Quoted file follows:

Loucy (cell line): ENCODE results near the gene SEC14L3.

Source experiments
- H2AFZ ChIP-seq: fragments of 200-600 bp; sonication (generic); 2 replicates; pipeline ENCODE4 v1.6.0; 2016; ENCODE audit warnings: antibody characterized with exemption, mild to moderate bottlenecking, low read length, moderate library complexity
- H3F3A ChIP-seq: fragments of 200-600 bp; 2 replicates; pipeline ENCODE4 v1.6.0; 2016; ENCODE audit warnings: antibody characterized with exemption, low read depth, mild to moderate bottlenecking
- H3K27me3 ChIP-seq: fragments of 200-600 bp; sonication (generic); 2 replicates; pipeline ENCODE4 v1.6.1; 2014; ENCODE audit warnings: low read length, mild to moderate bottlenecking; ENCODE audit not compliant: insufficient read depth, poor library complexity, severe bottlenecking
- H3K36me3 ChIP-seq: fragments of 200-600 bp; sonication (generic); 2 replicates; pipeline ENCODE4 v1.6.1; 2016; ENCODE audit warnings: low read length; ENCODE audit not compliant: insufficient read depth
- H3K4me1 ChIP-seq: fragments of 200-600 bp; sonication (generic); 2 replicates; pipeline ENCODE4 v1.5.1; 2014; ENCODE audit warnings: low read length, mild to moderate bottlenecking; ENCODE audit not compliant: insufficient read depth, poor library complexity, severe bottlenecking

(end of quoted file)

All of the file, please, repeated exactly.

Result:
Loucy (cell line): ENCODE results near the gene SEC14L3.

Source experiments
- H2AFZ ChIP-seq: fragments of 200-600 bp; sonication (generic); 2 replicates; pipeline ENCODE4 v1.6.0; 2016; ENCODE audit warnings: antibody characterized with exemption, mild to moderate bottlenecking, low read length, moderate library complexity
- H3F3A ChIP-seq: fragments of 200-600 bp; 2 replicates; pipeline ENCODE4 v1.6.0; 2016; ENCODE audit warnings: antibody characterized with exemption, low read depth, mild to moderate bottlenecking
- H3K27me3 ChIP-seq: fragments of 200-600 bp; sonication (generic); 2 replicates; pipeline ENCODE4 v1.6.1; 2014; ENCODE audit warnings: low read length, mild to moderate bottlenecking; ENCODE audit not compliant: insufficient read depth, poor library complexity, severe bottlenecking
- H3K36me3 ChIP-seq: fragments of 200-600 bp; sonication (generic); 2 replicates; pipeline ENCODE4 v1.6.1; 2016; ENCODE audit warnings: low read length; ENCODE audit not compliant: insufficient read depth
- H3K4me1 ChIP-seq: fragments of 200-600 bp; sonication (generic); 2 replicates; pipeline ENCODE4 v1.5.1; 2014; ENCODE audit warnings: low read length, mild to moderate bottlenecking; ENCODE audit not compliant: insufficient read depth, poor library complexity, severe bottlenecking